Redheads rejoice: Your emojis could be coming

Ed Sheeran (AAP / file)
Ed Sheeran (AAP / file)

A new troop of emojis could be on the cards following ongoing complaints over the lack of red-haired characters. 

A meeting has been scheduled by Apple in San Francisco, where options for representing red hair will be discussed with a Unicode Technical Committee. Unicode, rather than Apple, are responsible for encoding and handling text and characters using in many modern operating systems.

An online petition calling for the introduction of a red-haired emoji has gained a slow but steady uptake of 20,000 signatures. The petition argues that "an important group of people" is missing from the emoji family.

"Redheads. In all their glorious gingerness, they've been missed out. Again," the petition reads.

"If you say you're going to diversify, why not add a few red-haired emoji in the mix?"

Newshub's Samantha Hayes (Twitter)

Newshub's resident redhead, Samantha Hayes, says she would welcome the additional emoji, but it would be one of many needed to represent humanity in all its variety.

"There are probably hundreds more emojis needed to be properly inclusive but a red haired emoji would be a welcome move and a big deal in Scotland, Wales and Ireland, where 10 percent of the population has red hair.

"My hair isn't naturally red, but I could still use it right?"

Red hair is the rarest natural hair colour in humans, comprising just 2 percent of the world's population. In most cases, the trait for red hair is carried by the recessive MC1R gene. That means if both parents do not have red hair but they both carry the gene, it's possible to have a redheaded child.

On playgrounds, red hair has sometimes been a cause for ridicule and exclusion.

In 2014, a physchology undergraduate found 60 percent of red-haired males and 47.3 percent of females reported suffering "some kind of discrimination" due to their hair colour. The survey was of 1742 people across 20 countries.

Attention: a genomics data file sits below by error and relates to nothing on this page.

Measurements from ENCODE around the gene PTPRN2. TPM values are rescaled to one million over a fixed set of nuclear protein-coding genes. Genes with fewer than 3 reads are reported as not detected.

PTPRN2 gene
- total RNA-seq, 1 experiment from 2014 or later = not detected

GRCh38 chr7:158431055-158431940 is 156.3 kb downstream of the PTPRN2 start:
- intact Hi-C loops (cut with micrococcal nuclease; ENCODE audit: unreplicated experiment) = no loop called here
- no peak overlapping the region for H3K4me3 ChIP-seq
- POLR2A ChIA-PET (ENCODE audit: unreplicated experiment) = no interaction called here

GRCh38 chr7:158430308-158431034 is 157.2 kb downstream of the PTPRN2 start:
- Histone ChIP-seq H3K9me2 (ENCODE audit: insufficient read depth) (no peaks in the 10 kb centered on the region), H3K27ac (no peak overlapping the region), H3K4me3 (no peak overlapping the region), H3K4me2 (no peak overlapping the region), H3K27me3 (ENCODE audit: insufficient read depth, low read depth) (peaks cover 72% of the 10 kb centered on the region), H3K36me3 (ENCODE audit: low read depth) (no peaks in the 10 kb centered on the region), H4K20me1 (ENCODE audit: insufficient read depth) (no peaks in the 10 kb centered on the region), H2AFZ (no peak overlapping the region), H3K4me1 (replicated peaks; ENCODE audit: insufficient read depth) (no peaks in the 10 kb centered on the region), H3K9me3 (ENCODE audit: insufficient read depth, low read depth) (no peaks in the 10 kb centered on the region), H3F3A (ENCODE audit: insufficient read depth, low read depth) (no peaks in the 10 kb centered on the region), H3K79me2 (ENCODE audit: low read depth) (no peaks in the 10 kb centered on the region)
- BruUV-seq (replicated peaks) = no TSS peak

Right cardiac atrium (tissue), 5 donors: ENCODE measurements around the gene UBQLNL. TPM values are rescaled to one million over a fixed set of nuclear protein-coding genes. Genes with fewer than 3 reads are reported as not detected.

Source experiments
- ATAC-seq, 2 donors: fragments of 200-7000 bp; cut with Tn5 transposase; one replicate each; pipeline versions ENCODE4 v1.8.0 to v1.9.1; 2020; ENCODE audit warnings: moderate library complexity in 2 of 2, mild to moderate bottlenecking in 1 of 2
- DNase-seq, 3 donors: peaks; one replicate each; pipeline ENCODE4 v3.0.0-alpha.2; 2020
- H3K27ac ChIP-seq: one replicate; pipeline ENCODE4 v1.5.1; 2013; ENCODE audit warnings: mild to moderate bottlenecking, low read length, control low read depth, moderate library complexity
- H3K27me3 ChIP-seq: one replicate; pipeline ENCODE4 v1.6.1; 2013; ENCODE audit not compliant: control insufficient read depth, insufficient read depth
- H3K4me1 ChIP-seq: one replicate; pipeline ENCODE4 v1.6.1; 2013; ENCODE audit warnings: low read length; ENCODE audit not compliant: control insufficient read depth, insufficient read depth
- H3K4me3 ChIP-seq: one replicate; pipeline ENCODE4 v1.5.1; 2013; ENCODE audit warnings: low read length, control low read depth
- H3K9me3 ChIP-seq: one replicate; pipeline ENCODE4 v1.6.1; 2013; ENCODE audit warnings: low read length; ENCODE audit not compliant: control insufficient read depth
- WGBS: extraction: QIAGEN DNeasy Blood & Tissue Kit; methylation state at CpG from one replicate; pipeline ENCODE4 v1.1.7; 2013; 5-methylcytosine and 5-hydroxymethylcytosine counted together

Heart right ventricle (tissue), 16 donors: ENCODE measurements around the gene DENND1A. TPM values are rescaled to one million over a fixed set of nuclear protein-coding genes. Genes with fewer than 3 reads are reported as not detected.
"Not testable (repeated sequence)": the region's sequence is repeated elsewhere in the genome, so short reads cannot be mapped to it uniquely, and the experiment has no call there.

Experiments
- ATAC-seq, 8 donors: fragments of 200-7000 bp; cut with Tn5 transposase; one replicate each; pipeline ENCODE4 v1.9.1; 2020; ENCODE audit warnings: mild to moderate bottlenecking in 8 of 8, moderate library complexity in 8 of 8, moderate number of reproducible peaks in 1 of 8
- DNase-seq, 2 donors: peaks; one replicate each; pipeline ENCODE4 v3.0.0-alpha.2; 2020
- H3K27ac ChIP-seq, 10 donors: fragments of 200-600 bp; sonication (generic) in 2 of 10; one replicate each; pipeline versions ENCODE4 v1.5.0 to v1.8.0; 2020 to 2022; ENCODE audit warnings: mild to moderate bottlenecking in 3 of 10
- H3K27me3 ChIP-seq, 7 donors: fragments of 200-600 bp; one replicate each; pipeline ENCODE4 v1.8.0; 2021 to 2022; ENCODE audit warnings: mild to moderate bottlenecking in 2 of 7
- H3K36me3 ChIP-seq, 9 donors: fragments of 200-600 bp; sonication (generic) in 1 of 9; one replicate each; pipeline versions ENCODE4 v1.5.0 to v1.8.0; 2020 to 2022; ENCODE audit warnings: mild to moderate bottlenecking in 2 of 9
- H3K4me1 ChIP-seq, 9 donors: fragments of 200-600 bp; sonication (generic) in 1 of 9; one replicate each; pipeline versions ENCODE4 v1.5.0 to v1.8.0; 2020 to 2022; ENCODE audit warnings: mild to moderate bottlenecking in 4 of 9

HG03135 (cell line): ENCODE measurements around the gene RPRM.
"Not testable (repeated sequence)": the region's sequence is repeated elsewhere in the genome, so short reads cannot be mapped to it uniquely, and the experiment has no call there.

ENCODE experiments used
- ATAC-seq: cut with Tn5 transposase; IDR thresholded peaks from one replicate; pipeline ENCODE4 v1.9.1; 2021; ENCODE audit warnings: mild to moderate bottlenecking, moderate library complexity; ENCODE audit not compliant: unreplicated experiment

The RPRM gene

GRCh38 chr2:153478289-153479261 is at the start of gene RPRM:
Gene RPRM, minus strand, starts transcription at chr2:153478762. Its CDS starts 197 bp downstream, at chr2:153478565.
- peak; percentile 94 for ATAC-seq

Perhaps YouTube's most famous redhead, CopperCab, real name Claire Kittrell, told The Sun the emoji will do "great things for young red-headed kids who may be getting bullied for the colour of their hair, because it will make it more normal for people to come across redheads now, like ... in their phones."

The YouTuber went as far as to describe the "anti-redhead sentiment" as "a form of racism."

"Our skin pigmentation is completely different, we obviously have a definite hair colour, and we have setbacks because of our genetics such as being sunburnt more easily."

Although red hair is most commonly associated with northern and western Europe, it's a trait found in populations right across the globe - a diversity that could prove difficult to represent in an emoji.

Examples of red-haired emojis (Emojipedia)
Examples of red-haired emojis (Emojipedia)

Notes for the upcoming Unicode meeting acknowledge the complexities of representing the world's redheads in emoji form. 

The option of introducing a seventh skin tone modifier with "pale white skin and hair" would allow for redheaded male or female chefs, scientists and astronaut emojis, but the meeting notes point out that a new skin tone modifier would also "embed the notion of hair colour linking to specific skin tones" and require seven images instead of six for each human emoji.

While some have embraced the idea of a red-haired emoji, others are a little more cynical. "Validate me with an emoji that I'll use maybe three times," wrote one Twitter user.

If Unicode was to approve plans for a red-haired emoji, users may still have to wait until 2018 for the update.


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